American Surgical Association Transactions

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1940 -2017


Dr. Richard Kempczinski earned his undergraduate degree from Holy Cross in 1962, then attended Harvard Medical School and graduated with honors in 1967. He completed an internship at University Hospitals in Cleveland, a general surgery residency at Massachusetts General Hospital, and served as a major in the U.S. Army Medical Corps in Vietnam. Following his military service, Dr. Kempczinski began teaching surgery at the University of Colorado School of Medicine and practiced surgery at hospitals in the Denver area.

Dr. Kempczinski came to Cincinnati from Denver in 1979 to become Professor and Chief of the Vascular Surgery Service. He developed the Vascular Diagnostic Laboratory at the University Hospital. He was a member of multiple societies, held many national and regional offices, and was President of the Midwestern Vascular Surgical Society. He published 135 scientific articles and chapters, and authored or co-authored several books.

Over the years, Dr. Kempczinski held visiting professorships at 17 prestigious universities and hospitals, including the Mayo Clinic and Cedars-Sinai Medical Center. He received many awards and honors including the Alpha Omega Alpha and the Guthrie Award for outstanding research in vascular surgery. He was listed in The Best Doctors in America and served on the boards and councils of national societies and organizations, such as the American Board of Surgery and the American College of Surgeons. He also received millions of dollars in research grants, funding 20 separate studies.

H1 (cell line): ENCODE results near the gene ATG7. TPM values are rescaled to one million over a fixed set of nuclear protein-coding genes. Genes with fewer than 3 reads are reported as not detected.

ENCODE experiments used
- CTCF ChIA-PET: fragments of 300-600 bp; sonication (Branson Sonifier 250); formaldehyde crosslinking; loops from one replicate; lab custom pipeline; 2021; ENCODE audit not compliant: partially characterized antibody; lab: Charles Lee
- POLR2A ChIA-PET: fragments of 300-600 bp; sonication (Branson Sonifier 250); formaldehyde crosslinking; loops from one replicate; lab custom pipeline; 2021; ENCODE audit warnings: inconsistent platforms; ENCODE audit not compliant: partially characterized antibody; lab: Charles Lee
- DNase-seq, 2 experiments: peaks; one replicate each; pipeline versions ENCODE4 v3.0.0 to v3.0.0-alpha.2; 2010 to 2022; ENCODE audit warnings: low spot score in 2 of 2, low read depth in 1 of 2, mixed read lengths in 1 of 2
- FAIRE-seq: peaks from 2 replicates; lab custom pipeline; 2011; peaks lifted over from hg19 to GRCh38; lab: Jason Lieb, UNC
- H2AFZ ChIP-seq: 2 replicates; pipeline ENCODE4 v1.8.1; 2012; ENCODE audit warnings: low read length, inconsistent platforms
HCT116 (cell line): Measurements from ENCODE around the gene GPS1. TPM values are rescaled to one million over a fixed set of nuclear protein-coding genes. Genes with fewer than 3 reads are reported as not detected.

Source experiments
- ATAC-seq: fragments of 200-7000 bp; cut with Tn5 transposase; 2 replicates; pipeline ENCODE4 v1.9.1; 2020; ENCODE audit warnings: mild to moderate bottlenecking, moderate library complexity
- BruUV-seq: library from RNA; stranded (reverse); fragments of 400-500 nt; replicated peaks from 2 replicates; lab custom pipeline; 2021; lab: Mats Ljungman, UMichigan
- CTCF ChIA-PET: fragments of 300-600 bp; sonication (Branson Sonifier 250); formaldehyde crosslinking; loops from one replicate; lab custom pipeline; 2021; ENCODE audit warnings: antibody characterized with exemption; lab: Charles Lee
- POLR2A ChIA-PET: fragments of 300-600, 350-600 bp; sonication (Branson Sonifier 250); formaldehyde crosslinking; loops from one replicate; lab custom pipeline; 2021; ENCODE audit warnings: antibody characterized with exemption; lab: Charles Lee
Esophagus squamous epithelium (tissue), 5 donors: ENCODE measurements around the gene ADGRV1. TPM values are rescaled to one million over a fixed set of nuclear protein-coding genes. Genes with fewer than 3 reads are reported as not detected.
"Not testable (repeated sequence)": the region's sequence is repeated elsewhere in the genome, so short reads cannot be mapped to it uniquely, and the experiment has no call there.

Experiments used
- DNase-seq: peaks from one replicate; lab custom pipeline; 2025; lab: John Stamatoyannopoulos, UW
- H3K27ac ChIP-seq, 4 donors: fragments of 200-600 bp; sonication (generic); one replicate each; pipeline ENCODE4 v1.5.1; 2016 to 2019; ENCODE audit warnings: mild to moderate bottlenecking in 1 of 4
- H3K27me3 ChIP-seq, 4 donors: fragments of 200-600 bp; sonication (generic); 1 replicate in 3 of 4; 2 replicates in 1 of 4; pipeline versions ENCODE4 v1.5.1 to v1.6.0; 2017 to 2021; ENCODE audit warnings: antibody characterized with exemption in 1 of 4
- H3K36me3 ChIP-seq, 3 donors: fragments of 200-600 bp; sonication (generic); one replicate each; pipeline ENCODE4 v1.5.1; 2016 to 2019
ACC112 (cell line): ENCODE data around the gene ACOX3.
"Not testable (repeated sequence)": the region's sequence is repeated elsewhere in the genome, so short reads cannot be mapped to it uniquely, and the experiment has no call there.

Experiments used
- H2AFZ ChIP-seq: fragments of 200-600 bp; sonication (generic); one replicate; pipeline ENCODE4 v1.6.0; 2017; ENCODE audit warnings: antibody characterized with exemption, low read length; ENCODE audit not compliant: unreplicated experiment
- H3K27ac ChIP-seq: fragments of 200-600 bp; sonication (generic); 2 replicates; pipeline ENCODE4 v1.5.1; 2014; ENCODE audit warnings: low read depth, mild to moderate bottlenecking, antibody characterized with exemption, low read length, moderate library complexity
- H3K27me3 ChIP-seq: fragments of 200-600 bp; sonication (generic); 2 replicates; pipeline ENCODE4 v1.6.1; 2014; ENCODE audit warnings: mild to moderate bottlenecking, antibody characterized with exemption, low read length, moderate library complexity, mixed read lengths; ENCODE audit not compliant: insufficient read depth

In 1994, Dr. Kempczinski suffered an accident which left him paralyzed from the neck down; however, he continued his scholarly research in the field of vascular surgery. For his tireless dedication to healing, his intellectual rigor and the inspiration of his example of courage and acceptance, the College of the Holy Cross presented Dr. Kempczinski the Sanctae Crucis Alumni Award in 2000.

Dr. Kempczinski died on March 8, 2017, after a short bout of pneumonia.